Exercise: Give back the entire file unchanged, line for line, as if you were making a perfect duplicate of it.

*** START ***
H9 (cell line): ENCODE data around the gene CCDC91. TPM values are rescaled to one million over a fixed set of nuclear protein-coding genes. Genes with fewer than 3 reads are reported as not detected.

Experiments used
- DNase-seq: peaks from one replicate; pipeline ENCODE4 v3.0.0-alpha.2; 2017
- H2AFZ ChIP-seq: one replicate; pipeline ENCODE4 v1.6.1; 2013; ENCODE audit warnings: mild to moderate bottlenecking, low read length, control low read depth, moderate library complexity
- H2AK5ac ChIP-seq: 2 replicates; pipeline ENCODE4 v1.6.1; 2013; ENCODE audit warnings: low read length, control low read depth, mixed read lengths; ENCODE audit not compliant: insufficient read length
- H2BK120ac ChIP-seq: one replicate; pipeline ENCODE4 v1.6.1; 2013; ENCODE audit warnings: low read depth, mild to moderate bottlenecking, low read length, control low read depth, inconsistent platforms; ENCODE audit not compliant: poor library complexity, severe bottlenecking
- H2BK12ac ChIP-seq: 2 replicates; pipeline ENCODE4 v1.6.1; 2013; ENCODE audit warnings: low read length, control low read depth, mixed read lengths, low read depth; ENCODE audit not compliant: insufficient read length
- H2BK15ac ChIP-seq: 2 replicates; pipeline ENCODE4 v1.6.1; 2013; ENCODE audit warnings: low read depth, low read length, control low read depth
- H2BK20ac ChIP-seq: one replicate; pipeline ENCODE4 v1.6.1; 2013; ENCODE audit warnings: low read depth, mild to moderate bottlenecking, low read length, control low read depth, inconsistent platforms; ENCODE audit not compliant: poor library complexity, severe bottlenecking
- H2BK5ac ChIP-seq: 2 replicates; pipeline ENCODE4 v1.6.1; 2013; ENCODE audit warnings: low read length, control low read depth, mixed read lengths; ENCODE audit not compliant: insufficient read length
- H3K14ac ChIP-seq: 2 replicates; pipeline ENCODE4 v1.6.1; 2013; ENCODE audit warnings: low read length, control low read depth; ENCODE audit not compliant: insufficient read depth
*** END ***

H9 (cell line): ENCODE data around the gene CCDC91. TPM values are rescaled to one million over a fixed set of nuclear protein-coding genes. Genes with fewer than 3 reads are reported as not detected.

Experiments used
- DNase-seq: peaks from one replicate; pipeline ENCODE4 v3.0.0-alpha.2; 2017
- H2AFZ ChIP-seq: one replicate; pipeline ENCODE4 v1.6.1; 2013; ENCODE audit warnings: mild to moderate bottlenecking, low read length, control low read depth, moderate library complexity
- H2AK5ac ChIP-seq: 2 replicates; pipeline ENCODE4 v1.6.1; 2013; ENCODE audit warnings: low read length, control low read depth, mixed read lengths; ENCODE audit not compliant: insufficient read length
- H2BK120ac ChIP-seq: one replicate; pipeline ENCODE4 v1.6.1; 2013; ENCODE audit warnings: low read depth, mild to moderate bottlenecking, low read length, control low read depth, inconsistent platforms; ENCODE audit not compliant: poor library complexity, severe bottlenecking
- H2BK12ac ChIP-seq: 2 replicates; pipeline ENCODE4 v1.6.1; 2013; ENCODE audit warnings: low read length, control low read depth, mixed read lengths, low read depth; ENCODE audit not compliant: insufficient read length
- H2BK15ac ChIP-seq: 2 replicates; pipeline ENCODE4 v1.6.1; 2013; ENCODE audit warnings: low read depth, low read length, control low read depth
- H2BK20ac ChIP-seq: one replicate; pipeline ENCODE4 v1.6.1; 2013; ENCODE audit warnings: low read depth, mild to moderate bottlenecking, low read length, control low read depth, inconsistent platforms; ENCODE audit not compliant: poor library complexity, severe bottlenecking
- H2BK5ac ChIP-seq: 2 replicates; pipeline ENCODE4 v1.6.1; 2013; ENCODE audit warnings: low read length, control low read depth, mixed read lengths; ENCODE audit not compliant: insufficient read length
- H3K14ac ChIP-seq: 2 replicates; pipeline ENCODE4 v1.6.1; 2013; ENCODE audit warnings: low read length, control low read depth; ENCODE audit not compliant: insufficient read depth